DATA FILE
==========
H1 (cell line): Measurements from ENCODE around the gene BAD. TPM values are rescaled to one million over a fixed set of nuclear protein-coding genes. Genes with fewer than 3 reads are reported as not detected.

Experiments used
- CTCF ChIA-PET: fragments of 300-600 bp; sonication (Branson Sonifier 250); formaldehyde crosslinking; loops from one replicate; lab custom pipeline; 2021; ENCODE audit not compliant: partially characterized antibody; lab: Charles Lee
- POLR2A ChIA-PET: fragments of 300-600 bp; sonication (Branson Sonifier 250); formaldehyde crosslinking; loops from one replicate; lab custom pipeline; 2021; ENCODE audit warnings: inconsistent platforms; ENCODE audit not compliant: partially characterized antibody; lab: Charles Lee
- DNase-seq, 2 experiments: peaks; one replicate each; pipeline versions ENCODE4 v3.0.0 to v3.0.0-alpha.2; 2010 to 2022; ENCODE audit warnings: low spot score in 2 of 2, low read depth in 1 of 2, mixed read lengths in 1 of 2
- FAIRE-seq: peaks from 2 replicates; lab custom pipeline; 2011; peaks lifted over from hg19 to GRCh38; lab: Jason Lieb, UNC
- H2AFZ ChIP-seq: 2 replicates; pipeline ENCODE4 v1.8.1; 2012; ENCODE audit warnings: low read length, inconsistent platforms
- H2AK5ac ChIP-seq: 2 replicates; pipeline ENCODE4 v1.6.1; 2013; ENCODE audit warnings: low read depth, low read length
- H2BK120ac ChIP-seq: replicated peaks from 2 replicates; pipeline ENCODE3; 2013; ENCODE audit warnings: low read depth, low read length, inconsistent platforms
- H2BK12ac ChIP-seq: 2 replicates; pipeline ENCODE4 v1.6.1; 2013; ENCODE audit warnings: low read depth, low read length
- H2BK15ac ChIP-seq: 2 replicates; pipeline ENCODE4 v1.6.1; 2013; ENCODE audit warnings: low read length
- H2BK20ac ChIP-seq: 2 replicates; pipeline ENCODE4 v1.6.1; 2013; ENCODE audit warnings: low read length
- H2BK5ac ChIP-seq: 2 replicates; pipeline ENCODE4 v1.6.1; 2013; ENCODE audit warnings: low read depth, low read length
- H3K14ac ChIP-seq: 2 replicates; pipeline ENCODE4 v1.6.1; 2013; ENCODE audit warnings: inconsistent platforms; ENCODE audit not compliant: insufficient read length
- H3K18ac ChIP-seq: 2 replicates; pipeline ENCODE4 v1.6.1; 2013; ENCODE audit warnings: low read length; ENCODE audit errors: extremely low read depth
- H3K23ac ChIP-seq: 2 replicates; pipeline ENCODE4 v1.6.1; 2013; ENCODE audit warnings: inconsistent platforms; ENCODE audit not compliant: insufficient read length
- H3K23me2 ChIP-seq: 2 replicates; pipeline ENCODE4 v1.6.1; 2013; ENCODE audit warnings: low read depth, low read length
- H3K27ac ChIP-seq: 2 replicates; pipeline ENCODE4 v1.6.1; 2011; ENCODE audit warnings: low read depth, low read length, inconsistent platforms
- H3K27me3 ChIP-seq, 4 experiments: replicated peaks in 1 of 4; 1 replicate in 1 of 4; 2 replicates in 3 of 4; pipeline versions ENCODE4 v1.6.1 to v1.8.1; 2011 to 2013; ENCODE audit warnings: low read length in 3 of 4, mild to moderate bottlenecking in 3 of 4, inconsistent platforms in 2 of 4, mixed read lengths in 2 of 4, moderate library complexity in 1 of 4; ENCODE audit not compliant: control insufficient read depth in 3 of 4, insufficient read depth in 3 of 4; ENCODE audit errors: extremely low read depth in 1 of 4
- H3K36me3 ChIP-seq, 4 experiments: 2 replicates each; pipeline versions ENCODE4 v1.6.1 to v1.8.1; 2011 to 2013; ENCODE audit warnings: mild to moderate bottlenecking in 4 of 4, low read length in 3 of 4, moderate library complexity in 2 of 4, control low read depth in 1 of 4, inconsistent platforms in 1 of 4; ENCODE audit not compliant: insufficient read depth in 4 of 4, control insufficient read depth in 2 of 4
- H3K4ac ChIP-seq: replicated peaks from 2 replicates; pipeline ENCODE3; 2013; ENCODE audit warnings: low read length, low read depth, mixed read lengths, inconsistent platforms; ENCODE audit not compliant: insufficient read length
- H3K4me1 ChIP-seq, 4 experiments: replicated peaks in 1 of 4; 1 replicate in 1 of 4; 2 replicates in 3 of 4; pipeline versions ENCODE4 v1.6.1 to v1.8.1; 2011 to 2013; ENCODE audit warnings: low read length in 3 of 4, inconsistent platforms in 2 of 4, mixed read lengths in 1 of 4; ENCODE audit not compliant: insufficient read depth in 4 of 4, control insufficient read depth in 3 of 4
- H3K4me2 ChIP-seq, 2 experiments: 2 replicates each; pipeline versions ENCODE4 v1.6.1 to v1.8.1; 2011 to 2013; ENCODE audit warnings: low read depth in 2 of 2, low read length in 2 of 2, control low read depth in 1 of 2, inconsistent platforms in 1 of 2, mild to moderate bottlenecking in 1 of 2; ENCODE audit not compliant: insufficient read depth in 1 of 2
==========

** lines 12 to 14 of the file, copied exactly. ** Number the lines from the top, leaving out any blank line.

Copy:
- H2BK20ac ChIP-seq: 2 replicates; pipeline ENCODE4 v1.6.1; 2013; ENCODE audit warnings: low read length
- H2BK5ac ChIP-seq: 2 replicates; pipeline ENCODE4 v1.6.1; 2013; ENCODE audit warnings: low read depth, low read length
- H3K14ac ChIP-seq: 2 replicates; pipeline ENCODE4 v1.6.1; 2013; ENCODE audit warnings: inconsistent platforms; ENCODE audit not compliant: insufficient read length